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Re: [Bug 11257] New: Should IDBCursor.update be able to create a new entry?

From: Jeremy Orlow <jorlow@chromium.org>
Date: Fri, 12 Nov 2010 08:12:38 +0300
Message-ID: <AANLkTi=kTL3PAFVTo9CVGViwnkksxGXcwbrB0kWrqSvF@mail.gmail.com>
To: Jonas Sicking <jonas@sicking.cc>
Cc: public-webapps@w3.org
On Fri, Nov 12, 2010 at 12:11 AM, Jonas Sicking <jonas@sicking.cc> wrote:

> On Thu, Nov 11, 2010 at 11:51 AM, Jeremy Orlow <jorlow@chromium.org>
> wrote:
> > On Thu, Nov 11, 2010 at 8:46 PM, Jonas Sicking <jonas@sicking.cc> wrote:
> >>
> >> On Thu, Nov 11, 2010 at 5:11 AM, Jeremy Orlow <jorlow@chromium.org>
> wrote:
> >> > On Mon, Nov 8, 2010 at 2:12 PM, <bugzilla@jessica.w3.org> wrote:
> >> >>
> >> >> http://www.w3.org/Bugs/Public/show_bug.cgi?id=11257
> >> >>
> >> >>           Summary: Should IDBCursor.update be able to create a new
> >> >> entry?
> >> >>           Product: WebAppsWG
> >> >>           Version: unspecified
> >> >>          Platform: PC
> >> >>        OS/Version: All
> >> >>            Status: NEW
> >> >>          Severity: normal
> >> >>          Priority: P2
> >> >>         Component: Indexed Database API
> >> >>        AssignedTo: dave.null@w3.org
> >> >>        ReportedBy: jonas@sicking.cc
> >> >>         QAContact: member-webapi-cvs@w3.org
> >> >>                CC: mike@w3.org, public-webapps@w3.org
> >> >>
> >> >>
> >> >> What should happen in the following case:
> >> >>
> >> >> db.transaction(["foo"]).objectStore("foo").openCursor().onsuccess =
> >> >> function(e)
> >> >> {
> >> >>  var cursor = e.result;
> >> >>  if (!cursor)
> >> >>    return;
> >> >>
> >> >>  cursor.delete();
> >> >>  cursor.update({ id: 1234, value: "Benny" });
> >> >> }
> >> >>
> >> >>
> >> >> This situation can of course arrive in more subtle ways:
> >> >>
> >> >> os = db.transaction(["foo"]).objectStore("foo");
> >> >> os.openCursor().onsuccess = function(e) {
> >> >>  var cursor = e.result;
> >> >>  if (!cursor)
> >> >>    return;
> >> >>
> >> >>  cursor.update({ id: 1234, value: "Benny" });
> >> >> }
> >> >> os.delete(1234);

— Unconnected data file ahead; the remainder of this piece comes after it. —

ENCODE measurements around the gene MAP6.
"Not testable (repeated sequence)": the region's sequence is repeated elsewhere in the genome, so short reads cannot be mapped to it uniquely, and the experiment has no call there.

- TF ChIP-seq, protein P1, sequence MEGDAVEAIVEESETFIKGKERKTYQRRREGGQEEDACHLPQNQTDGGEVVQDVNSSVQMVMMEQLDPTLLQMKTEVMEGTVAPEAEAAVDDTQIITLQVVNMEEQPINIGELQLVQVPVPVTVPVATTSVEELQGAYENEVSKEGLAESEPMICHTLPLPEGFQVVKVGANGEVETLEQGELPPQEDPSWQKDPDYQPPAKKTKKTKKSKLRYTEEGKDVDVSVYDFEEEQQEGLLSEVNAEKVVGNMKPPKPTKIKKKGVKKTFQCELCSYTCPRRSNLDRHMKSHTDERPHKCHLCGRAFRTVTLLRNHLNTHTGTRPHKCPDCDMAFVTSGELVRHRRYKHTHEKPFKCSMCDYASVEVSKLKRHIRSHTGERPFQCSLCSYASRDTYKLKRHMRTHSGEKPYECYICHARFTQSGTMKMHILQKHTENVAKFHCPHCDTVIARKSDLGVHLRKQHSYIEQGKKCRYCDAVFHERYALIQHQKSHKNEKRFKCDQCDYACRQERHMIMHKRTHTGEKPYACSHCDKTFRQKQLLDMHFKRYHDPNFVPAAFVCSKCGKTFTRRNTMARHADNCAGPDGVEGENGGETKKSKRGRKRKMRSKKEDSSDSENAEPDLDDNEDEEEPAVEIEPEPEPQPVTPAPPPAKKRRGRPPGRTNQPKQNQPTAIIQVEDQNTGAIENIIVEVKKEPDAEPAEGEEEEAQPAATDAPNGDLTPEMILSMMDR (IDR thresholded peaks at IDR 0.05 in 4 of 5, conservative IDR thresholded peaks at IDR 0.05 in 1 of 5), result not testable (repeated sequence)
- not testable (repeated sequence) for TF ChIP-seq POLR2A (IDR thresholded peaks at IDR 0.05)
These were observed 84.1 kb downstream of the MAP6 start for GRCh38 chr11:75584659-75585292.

> >> >>
> >> >>
> >> >> As specified, IDBCursor.update behaves just like IDBObjectStore.put
> and
> >> >> just
> >> >> creates a new entry, but this might be somewhat unexpected behavior.
> >> >
> >> > Let's just remove update and delete from IDBCursor and be done with
> it.
> >>
> >> The problem is that you can't always get to the key of the objectStore
> >> entry to delete/update. Specifically if the objectStore uses
> >> out-of-line keys the cursor doesn't expose those.
> >
> > Why not fix this use case then?  I.e. change the cursor to return
> .indexKey,
> > .primaryKey, .value (or something like that).  If we did this, we could
> even
> > get rid of the different between object cursors and key cursors (which
> > overload the .value to mean the primary key, which is quite confusing).
>
> I would be ok with exposing some new property which exposes the objectstore
> key.
>

And thus get rid of the openKeyCursor and getKey?  This would make the spec
a bit more complicated (we'd need to have 2 IDBCursor objects, one
that inherits from the other), but seems much simpler to use.  Shall I file
a bug?


> But I still think that .update and .delete are useful and logical API
> which has very little implementation cost.
>

I still don't understand why you think low implementation is important at
all when talking about these APIs.  If something is so insanely complex that
implementors would likely not implement it, then I can understand bringing
it up, but otherwise I think most people on this list can agree that it
should cary _very_ little weight when deciding whether API surface area is
worth it.

J
Received on Friday, 12 November 2010 05:13:31 GMT

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